Flower names for girls are one of the trendiest categories of baby names today. Since my oldest is expecting her first baby we are spending a lot of time with baby name books.
First came Lily, one of the trendiest girls’ names of the nineties ~ my little Rosebud has a bff named Lily. Then Daisy began showing up on the choicest babies. Rose became the middle name du jour. And flower names for girls, last a craze a hundred years ago, became the most fashionable group around.
I am compiling names for my pregnant daughter. I’m hoping for a boy since I have soooo many girls but if she does have girl here, is a rundown of the choicest flowery baby girl names:
Daisy — Charming and simple, Daisy started off as a nickname for Margaret, now more popular than the original.
Iris — Former dowdy old lady name revived when Jude Law and Sadie Frost chose it for their daughter.
Jasmine — The most exotic of the popular flower names, with many spelling variations: Jazmin, Jazzmyn et al. Related: Yasmine and cousins, along with the lovely British favorite Jessamine or Jessamyn, actually French for jasmine. (again my daughter has a bff named Jasmine!)
Lily — Also stylish as Liliana, Lilia, and in France, Lilou.
Rose — The middle name of the moment, with many variations — from Rosa to Rosalia to Rosemary — that would make lovely first names. My 3rd daughters middle name. Love it! but it is a family tradition not trendy for our reasoning.
Violet — The adorable daughter of celebrities Jennifer Garner and Ben Affleck has brought this lush flower choice before the public eye. In France, Violette is chic, while in Italian it’s Violetta. Several Violets have been born recently to my oldest daughters group of friends!
The British are famous gardeners and have long been more hospitable to flower names than Americans. Here, some heard most often in the British Isles.
Bryony — Name of a vine with green flowers, also spelled Briony, popular in England and rarely heard elsewhere.
Flora — Vintage name with considerable charm.
Ivy — Taking off in a big way in the U.S. thanks to its use as a middle name for baby Blue, daughter of Beyonce and Jay-Z. Ivy is what I am pushing my daughter to choose if she has a girl. Mom should hush…….she wlll never pick it unless I say I don’t care for it 🙂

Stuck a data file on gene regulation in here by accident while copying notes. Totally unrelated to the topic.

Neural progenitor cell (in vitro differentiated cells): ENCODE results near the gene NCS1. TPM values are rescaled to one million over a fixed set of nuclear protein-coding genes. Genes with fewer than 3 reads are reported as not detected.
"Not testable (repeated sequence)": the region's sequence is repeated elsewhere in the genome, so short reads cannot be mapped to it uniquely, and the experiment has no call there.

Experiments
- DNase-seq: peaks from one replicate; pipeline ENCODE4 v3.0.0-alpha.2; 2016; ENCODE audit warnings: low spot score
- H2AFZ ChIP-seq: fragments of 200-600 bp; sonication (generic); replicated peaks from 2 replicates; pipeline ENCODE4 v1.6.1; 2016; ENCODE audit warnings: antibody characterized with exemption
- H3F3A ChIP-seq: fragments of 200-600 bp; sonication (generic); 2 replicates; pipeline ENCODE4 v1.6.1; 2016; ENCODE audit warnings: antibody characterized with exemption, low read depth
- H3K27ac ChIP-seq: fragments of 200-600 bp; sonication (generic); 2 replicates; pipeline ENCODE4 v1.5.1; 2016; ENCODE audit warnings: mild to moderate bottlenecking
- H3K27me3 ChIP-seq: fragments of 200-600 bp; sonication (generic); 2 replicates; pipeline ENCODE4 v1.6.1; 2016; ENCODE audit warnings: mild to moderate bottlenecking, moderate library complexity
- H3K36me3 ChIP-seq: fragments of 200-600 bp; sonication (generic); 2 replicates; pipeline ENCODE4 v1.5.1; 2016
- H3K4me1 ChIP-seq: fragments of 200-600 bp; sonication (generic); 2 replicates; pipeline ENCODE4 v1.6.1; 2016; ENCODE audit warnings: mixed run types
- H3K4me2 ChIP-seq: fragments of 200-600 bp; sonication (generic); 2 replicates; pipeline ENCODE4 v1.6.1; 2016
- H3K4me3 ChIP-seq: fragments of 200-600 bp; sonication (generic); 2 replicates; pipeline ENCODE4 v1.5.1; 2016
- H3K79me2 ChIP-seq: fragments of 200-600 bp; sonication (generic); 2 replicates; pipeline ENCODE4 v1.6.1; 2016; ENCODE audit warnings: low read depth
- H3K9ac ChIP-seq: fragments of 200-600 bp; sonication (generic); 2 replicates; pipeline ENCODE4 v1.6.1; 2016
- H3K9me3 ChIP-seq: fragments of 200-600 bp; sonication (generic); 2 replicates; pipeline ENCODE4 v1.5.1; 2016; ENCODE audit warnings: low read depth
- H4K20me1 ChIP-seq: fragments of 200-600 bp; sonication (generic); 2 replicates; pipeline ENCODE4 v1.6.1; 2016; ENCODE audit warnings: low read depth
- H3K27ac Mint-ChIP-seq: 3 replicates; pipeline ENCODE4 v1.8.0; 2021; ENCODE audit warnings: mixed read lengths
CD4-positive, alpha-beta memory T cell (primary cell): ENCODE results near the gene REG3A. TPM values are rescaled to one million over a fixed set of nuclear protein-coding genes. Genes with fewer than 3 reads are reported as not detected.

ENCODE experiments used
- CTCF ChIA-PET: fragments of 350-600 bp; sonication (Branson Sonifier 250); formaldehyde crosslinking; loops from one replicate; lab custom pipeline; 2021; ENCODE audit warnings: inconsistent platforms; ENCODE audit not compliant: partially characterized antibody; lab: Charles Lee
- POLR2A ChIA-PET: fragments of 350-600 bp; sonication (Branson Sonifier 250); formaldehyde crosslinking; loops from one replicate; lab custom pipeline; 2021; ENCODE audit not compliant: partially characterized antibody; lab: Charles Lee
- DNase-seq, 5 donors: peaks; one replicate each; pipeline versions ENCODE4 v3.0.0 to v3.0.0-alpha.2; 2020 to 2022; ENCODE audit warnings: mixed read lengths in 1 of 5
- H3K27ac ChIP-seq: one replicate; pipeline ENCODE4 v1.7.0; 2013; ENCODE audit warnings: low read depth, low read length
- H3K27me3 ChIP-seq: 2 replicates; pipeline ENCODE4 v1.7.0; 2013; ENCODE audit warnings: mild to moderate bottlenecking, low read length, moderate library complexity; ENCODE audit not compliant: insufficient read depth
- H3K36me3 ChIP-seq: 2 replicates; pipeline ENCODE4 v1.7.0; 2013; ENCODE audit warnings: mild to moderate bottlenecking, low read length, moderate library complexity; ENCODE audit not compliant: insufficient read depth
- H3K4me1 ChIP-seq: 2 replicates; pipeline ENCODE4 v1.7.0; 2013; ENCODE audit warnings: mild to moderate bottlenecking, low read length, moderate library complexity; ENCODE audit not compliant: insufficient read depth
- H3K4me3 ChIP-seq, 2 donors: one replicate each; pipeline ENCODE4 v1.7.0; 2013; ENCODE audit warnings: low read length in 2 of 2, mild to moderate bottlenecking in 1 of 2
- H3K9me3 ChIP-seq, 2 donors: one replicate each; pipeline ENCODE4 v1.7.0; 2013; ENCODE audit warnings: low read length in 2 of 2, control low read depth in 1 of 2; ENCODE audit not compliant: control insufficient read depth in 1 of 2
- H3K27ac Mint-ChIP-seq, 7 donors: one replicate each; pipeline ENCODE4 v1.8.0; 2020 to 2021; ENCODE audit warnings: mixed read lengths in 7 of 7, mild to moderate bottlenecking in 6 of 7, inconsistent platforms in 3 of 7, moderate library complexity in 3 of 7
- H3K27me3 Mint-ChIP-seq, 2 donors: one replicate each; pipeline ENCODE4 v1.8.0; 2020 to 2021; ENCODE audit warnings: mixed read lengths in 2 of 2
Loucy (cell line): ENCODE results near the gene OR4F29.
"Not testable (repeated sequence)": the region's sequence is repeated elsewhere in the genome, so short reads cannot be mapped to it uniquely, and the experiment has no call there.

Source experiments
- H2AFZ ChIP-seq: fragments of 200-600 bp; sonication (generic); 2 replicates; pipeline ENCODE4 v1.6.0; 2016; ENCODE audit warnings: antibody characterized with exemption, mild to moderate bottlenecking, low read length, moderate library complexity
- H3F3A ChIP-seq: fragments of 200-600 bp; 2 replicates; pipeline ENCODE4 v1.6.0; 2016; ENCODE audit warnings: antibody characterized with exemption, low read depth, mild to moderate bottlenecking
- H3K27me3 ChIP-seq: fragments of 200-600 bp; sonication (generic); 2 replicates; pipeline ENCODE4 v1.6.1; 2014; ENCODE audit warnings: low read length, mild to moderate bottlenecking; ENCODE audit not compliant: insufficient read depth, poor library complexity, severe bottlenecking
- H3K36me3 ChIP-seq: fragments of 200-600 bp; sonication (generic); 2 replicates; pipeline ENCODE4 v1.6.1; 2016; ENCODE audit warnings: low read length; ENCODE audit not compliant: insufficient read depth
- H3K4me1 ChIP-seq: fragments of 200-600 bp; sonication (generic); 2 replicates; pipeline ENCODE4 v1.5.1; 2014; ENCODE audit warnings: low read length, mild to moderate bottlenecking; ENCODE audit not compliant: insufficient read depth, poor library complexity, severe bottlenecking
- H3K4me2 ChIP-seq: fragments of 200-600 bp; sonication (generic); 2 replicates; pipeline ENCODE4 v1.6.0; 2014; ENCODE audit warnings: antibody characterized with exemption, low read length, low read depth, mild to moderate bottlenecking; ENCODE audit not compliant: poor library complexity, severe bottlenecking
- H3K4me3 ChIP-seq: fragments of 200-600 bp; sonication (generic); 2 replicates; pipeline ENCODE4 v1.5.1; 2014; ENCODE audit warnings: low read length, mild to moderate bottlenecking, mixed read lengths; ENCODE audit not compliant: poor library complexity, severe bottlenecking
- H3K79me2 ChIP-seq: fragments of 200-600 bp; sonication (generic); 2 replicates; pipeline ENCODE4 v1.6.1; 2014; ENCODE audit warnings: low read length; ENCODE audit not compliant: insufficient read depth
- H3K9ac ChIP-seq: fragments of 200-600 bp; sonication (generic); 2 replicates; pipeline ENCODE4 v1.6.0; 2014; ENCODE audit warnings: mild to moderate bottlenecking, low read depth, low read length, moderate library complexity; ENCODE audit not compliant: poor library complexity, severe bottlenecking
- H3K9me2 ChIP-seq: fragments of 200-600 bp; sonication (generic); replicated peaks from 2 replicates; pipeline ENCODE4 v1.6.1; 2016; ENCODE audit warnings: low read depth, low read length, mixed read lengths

Marigold — Posh British choice rarely heard elsewhere.
Petunia — Outside of the U.K., heard only in cow fields. lol
Pansy — Adorable yet the teasing possibilities render this one an unlikely choice.
Poppy — Popular in Britain and beginning to be heard elsewhere too; a perfect companion for Daisy.
Primrose — Prim and dainty yet offbeat, the quintessential British name.
Amaryllis — The flower may be similar to a lily, but the name is considerably more offbeat.
Aster — The little girl on TV’s “Dexter” has this name, which could become more popular with the rise of the whole flower genre.
Azalea — The z will definitely keep it exotic.
Calla — Another lily relative, also similar to the trendy Callie/Kaylee family of names.
Dahlia — This one seems to be percolating and I expect to hear more. We have a Dahlia in our 5th grade class!
Lilac — The two l’s, the similarity to Lily, and the beautiful color and scent of the original flower make this choice a winner.
Lotus — Only for the seriously exotic.
Orchid — Another hothouse bloom not for the shy.
Tulip — Rebecca Romijn and Jerry O’Connell used this as a middle name for one of their twins, and singer Tiny Tim picked it as a first several decades ago. An everyday flower that makes a less-than-ordinary name.
Zinnia — Any z name is off the beaten track.
FLOWER NAMES THAT DON’T SOUND LIKE FLOWER NAMES
Azami — Japanese for “thistle flower.”
Fleur — International words for “flower,” which also include Flor and Fiorello/Fiorella, make inventive flower choices.
Gelsey — Persian for “flower,” a balletic choice.
Iolanthe — Greek for “violet flower” — for those who want to make Violet a lot more exotic.
Jacinta — Spanish for hyacinth and more suited to use as a name.
Leilani— Hawaiian name that means ‘heavenly flower” and also has stylish double L sound. I know a few Leilani’s from different decades.
Linnea — Swedish botanist Carl Linneaus named this small white flower, also called the twin flower, after himself.
Marguerite — The French for daisy is newly chic there, as is Capucine (a actress from the original Pink Panther back in the day), which means nasturtium in France.
Zahara – A Hebrew name meaning flower popularized when Angelina Jolie and Brad Pitt chose it for their daughter.